Any electric current, i, creates a magnetic field (the stronger the current – the stronger the magnetic field, and the more energy it contains). Curved magnetic fields cannot exist without either electrical currents or time varying electric fields. Energy, Wm, stored in any magnetic field, is given by the expression Wm = 1/2 Li ^2. If the current, i, is interrupted, the field collapses and its energy must be delivered somewhere. The magnetic field of the Sun sometimes, and in some places on its surface, forms an “omega” shaped loop. This loop extends out through the double sheath layer (DL) of the chromosphere. One of the primary properties of Birkeland currents is that they generally follow magnetic field lines. A strong looping current will produce a secondary toroidal magnetic field that will surround and try to expand the loop. If the current following the loop becomes too strong, the DL will be destroyed1. This interrupts the current (like opening a switch in an inductive circuit) and the energy stored in the primary magnetic field is explosively released into space.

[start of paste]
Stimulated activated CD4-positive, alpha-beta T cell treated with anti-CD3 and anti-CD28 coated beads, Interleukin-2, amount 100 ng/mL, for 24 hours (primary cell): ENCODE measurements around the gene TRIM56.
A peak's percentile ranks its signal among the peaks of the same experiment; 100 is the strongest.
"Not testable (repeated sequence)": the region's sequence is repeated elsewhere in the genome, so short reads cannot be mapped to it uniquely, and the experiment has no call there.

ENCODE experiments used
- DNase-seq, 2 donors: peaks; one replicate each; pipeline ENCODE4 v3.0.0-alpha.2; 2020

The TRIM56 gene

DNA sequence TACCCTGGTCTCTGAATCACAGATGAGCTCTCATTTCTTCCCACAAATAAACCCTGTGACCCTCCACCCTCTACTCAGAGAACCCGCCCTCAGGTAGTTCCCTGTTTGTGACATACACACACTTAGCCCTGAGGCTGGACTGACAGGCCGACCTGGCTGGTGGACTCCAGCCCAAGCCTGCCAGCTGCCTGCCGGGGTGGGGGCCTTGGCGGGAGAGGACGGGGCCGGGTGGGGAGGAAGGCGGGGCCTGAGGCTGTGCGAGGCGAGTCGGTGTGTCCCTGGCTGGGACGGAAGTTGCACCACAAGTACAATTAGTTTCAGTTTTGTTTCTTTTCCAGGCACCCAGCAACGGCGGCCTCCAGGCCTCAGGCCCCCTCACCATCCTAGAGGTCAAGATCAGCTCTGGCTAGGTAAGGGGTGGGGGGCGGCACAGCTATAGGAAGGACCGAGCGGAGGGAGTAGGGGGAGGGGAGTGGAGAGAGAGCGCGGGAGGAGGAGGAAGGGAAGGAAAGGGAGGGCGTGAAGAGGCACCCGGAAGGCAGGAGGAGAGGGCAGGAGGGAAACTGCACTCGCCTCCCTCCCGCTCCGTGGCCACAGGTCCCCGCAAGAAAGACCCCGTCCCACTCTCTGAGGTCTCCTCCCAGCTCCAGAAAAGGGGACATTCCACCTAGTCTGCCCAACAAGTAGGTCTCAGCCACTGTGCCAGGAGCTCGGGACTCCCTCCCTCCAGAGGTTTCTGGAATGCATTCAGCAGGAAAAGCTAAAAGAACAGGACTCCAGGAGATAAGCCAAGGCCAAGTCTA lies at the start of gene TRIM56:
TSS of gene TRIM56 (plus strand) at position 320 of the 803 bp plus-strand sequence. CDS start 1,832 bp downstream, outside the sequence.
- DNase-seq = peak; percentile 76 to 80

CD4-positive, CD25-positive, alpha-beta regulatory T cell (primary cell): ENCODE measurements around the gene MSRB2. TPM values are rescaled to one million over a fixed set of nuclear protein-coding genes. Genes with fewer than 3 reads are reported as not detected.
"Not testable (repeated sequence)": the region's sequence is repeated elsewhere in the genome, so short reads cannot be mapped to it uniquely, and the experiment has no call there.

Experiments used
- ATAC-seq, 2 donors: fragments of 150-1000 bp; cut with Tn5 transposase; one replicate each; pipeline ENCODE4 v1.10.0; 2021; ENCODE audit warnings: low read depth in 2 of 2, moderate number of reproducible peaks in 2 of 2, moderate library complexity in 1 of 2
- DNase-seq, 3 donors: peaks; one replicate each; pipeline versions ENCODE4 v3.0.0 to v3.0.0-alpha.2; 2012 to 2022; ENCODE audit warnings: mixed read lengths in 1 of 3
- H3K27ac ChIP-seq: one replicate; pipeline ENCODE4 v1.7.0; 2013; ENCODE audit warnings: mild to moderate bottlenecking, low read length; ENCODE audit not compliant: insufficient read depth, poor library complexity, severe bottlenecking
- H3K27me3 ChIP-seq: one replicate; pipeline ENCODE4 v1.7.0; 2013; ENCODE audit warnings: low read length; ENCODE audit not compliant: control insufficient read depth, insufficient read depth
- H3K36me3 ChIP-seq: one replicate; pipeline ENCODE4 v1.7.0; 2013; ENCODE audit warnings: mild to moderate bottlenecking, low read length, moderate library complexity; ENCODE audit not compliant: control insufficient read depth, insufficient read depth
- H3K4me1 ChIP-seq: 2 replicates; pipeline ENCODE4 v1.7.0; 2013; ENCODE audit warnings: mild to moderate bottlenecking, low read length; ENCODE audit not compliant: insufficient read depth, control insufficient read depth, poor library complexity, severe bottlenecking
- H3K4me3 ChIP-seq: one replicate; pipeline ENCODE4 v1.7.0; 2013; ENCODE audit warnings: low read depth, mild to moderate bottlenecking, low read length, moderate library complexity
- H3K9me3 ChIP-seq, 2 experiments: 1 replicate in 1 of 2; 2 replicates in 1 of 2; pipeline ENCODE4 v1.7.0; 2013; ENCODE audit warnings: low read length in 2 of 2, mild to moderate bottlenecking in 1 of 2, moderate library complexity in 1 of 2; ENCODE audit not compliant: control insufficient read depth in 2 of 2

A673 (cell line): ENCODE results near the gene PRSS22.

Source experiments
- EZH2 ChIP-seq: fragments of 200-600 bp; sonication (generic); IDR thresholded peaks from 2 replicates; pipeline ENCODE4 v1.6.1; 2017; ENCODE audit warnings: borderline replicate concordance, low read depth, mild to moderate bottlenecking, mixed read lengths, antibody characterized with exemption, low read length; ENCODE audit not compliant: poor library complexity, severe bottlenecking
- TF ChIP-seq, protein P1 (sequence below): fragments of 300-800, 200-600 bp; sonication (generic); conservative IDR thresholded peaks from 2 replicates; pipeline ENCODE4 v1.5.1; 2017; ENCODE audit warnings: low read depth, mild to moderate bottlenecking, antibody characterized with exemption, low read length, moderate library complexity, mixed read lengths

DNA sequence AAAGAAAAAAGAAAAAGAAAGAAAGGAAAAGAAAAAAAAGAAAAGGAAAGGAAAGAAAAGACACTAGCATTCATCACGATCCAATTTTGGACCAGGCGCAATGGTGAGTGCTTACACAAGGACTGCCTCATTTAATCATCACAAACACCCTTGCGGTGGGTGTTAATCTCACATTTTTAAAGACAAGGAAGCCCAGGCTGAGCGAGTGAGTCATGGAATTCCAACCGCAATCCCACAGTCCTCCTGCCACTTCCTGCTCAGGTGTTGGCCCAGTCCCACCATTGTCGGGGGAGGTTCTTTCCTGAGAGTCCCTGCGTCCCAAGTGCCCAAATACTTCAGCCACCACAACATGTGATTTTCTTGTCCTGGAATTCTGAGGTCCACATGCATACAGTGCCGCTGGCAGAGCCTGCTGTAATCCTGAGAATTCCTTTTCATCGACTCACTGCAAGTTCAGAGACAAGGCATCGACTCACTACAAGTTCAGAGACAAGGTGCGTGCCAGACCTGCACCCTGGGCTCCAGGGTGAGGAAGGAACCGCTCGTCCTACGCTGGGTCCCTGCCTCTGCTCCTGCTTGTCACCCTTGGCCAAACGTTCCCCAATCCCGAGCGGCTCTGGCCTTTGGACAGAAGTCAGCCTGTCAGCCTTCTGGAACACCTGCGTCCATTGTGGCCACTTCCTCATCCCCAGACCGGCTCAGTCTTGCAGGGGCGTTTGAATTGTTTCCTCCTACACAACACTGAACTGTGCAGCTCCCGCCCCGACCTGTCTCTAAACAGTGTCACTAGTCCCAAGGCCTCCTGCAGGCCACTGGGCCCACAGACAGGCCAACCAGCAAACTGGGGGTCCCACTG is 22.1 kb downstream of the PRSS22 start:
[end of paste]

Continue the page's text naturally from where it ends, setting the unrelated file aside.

Hannes Alfven’s Solar Prominence CircuitTRACE Image of Plasma Loops
It should be well understood (certainly by anyone who has had a basic physics course) that the magnetic field “lines”2 that are drawn to describe a magnetic field, have no beginning nor end. They are closed paths. In fact one of Maxwell’s famous equations is: “div B = 0″. Which says precisely that (in the language of vector differential calculus). So when magnetic fields collapse due to the interruption of the currents that produce them, they do not“break” or “merge” and “recombine” as some uninformed astronomers have claimed (e.g., see the quote regarding the mainstream concerns above – in 4. Acceleration of the Solar “Wind” Ions). The field simply collapses (very quickly!). On the Sun this collapse releases a tremendous amount of energy, and matter is thrown out away from the surface – as with any explosively rapid reaction. This release is consistent with and predicted by the Electric Sun model as described above. Some astronomers have proposed that heat is routinely transported out to the lower corona by magnetic fields and released there by “reconnection of magnetic field lines, whereby oppositely directed lines cancel each other out, converting magnetic energy into heat. The process requires that the field lines be able to diffuse through the plasma.” This idea is inventive but, unfortunately, has no scientific basis whatever.